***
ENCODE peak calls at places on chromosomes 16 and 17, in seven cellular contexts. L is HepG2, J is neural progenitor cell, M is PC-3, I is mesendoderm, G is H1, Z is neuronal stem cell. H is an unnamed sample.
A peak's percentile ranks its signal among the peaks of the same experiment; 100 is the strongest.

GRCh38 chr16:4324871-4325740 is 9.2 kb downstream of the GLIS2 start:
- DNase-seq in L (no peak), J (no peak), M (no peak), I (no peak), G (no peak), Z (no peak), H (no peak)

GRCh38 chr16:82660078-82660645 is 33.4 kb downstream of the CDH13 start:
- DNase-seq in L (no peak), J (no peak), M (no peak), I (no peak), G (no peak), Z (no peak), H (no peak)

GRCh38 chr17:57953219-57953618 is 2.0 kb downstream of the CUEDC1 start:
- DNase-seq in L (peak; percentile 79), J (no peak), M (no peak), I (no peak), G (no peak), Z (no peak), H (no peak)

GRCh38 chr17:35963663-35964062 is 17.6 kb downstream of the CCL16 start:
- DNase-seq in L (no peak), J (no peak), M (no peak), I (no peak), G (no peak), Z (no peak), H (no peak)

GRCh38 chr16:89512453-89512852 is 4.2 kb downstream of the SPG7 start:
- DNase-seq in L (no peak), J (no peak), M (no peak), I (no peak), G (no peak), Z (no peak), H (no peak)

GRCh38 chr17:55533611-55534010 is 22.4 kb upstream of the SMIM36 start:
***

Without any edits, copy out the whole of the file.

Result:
ENCODE peak calls at places on chromosomes 16 and 17, in seven cellular contexts. L is HepG2, J is neural progenitor cell, M is PC-3, I is mesendoderm, G is H1, Z is neuronal stem cell. H is an unnamed sample.
A peak's percentile ranks its signal among the peaks of the same experiment; 100 is the strongest.

GRCh38 chr16:4324871-4325740 is 9.2 kb downstream of the GLIS2 start:
- DNase-seq in L (no peak), J (no peak), M (no peak), I (no peak), G (no peak), Z (no peak), H (no peak)

GRCh38 chr16:82660078-82660645 is 33.4 kb downstream of the CDH13 start:
- DNase-seq in L (no peak), J (no peak), M (no peak), I (no peak), G (no peak), Z (no peak), H (no peak)

GRCh38 chr17:57953219-57953618 is 2.0 kb downstream of the CUEDC1 start:
- DNase-seq in L (peak; percentile 79), J (no peak), M (no peak), I (no peak), G (no peak), Z (no peak), H (no peak)

GRCh38 chr17:35963663-35964062 is 17.6 kb downstream of the CCL16 start:
- DNase-seq in L (no peak), J (no peak), M (no peak), I (no peak), G (no peak), Z (no peak), H (no peak)

GRCh38 chr16:89512453-89512852 is 4.2 kb downstream of the SPG7 start:
- DNase-seq in L (no peak), J (no peak), M (no peak), I (no peak), G (no peak), Z (no peak), H (no peak)

GRCh38 chr17:55533611-55534010 is 22.4 kb upstream of the SMIM36 start: